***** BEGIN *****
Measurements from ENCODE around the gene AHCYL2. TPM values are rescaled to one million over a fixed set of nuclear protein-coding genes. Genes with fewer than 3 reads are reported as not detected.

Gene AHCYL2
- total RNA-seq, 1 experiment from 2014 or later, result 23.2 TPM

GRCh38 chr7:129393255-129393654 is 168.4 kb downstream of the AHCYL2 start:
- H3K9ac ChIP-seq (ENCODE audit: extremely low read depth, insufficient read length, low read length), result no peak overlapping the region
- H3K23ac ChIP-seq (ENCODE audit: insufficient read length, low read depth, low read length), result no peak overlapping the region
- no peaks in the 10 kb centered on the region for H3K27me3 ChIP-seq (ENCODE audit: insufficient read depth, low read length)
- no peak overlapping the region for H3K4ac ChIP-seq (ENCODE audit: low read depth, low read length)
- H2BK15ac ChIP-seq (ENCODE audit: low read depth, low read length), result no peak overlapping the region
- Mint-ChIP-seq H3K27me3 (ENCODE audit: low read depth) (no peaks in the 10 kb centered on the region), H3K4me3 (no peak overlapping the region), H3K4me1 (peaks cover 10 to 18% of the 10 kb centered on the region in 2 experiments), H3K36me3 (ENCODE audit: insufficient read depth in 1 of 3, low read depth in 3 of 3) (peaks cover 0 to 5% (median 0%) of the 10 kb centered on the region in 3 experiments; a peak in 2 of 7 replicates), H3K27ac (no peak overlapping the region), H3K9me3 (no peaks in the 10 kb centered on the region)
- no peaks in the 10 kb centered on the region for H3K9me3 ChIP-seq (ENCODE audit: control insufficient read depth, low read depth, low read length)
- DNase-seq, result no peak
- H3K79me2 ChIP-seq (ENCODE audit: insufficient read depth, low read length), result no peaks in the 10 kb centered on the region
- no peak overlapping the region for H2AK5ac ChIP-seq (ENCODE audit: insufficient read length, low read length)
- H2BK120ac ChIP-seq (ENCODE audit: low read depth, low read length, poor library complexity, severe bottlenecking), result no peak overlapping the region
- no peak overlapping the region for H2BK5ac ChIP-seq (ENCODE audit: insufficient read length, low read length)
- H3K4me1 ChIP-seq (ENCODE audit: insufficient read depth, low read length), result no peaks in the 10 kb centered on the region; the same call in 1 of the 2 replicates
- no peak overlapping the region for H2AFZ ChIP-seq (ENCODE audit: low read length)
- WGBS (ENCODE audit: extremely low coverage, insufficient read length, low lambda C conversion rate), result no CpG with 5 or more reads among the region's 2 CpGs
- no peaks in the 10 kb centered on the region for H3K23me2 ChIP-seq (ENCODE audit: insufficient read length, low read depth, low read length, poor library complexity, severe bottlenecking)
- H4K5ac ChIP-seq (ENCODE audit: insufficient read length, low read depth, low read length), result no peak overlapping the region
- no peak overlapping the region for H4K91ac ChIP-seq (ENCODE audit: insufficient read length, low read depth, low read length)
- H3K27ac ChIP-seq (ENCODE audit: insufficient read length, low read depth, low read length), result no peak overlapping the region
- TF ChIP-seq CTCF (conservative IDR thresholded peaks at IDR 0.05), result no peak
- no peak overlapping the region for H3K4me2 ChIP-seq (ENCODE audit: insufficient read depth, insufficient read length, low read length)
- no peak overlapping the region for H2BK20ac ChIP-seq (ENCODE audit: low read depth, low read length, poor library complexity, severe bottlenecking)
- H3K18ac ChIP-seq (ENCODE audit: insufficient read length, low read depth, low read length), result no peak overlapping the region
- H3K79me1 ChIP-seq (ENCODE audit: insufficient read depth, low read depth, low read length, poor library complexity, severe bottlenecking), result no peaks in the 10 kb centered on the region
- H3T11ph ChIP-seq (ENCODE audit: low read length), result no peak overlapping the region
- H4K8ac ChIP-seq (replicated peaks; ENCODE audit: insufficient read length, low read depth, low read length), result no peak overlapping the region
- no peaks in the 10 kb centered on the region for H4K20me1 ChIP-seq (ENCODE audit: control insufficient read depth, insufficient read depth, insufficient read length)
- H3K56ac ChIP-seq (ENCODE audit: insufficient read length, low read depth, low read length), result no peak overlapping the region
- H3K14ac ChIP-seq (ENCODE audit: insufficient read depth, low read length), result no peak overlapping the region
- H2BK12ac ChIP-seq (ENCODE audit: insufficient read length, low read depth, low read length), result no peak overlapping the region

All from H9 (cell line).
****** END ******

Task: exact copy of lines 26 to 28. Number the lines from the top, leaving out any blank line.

- no peak overlapping the region for H2BK20ac ChIP-seq (ENCODE audit: low read depth, low read length, poor library complexity, severe bottlenecking)
- H3K18ac ChIP-seq (ENCODE audit: insufficient read length, low read depth, low read length), result no peak overlapping the region
- H3K79me1 ChIP-seq (ENCODE audit: insufficient read depth, low read depth, low read length, poor library complexity, severe bottlenecking), result no peaks in the 10 kb centered on the region